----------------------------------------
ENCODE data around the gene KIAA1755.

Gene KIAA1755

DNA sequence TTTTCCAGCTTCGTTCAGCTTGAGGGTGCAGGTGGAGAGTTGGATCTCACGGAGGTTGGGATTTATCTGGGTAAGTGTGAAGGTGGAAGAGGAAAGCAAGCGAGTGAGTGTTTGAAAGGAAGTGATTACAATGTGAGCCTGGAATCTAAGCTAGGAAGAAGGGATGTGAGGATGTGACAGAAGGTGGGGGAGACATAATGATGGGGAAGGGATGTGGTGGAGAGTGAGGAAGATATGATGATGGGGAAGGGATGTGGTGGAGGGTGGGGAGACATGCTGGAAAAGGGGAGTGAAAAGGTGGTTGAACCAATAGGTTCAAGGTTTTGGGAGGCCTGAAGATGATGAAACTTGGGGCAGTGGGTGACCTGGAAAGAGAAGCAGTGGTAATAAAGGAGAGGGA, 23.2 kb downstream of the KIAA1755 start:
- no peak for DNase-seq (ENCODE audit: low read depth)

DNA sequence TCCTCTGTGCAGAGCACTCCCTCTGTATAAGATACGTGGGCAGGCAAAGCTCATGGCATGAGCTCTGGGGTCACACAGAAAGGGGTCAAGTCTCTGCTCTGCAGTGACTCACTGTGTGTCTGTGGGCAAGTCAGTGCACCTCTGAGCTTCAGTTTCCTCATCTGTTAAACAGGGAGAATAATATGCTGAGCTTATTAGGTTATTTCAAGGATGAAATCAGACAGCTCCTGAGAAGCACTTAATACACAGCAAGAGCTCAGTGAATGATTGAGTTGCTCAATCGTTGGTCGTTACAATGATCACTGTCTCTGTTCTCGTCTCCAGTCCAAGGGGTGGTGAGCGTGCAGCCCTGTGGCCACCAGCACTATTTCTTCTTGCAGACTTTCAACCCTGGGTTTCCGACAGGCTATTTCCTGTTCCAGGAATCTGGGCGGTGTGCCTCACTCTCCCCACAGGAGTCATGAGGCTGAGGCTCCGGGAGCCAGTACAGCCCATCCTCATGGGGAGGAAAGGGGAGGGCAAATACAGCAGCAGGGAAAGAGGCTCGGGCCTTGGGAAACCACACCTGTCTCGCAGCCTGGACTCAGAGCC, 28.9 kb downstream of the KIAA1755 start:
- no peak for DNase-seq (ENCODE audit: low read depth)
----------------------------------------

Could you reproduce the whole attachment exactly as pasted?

ENCODE data around the gene KIAA1755.

Gene KIAA1755

DNA sequence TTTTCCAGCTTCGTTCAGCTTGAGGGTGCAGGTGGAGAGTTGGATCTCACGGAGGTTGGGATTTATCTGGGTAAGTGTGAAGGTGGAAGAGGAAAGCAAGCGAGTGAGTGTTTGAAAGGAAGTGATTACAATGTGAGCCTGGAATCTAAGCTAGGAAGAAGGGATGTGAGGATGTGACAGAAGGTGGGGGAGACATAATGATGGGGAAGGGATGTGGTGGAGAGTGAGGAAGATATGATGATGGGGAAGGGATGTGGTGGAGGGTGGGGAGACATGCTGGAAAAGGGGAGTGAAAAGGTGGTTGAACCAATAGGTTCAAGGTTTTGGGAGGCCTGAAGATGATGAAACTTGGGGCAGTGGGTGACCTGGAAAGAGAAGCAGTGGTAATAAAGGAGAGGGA, 23.2 kb downstream of the KIAA1755 start:
- no peak for DNase-seq (ENCODE audit: low read depth)

DNA sequence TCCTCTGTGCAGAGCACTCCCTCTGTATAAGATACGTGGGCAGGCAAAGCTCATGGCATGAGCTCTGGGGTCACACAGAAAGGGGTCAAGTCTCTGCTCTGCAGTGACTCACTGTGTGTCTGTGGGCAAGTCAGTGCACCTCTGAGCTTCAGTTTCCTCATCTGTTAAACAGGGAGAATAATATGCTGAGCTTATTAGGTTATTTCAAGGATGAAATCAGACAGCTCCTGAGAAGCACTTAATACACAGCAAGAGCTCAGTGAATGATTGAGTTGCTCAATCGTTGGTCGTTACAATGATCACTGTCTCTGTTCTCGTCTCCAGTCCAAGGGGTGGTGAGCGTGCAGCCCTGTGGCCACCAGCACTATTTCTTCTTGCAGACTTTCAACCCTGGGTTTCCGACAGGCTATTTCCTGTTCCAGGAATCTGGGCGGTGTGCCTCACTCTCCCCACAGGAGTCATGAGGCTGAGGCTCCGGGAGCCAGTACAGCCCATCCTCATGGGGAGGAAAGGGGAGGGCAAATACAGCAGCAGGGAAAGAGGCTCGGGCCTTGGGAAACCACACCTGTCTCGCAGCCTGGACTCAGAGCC, 28.9 kb downstream of the KIAA1755 start:
- no peak for DNase-seq (ENCODE audit: low read depth)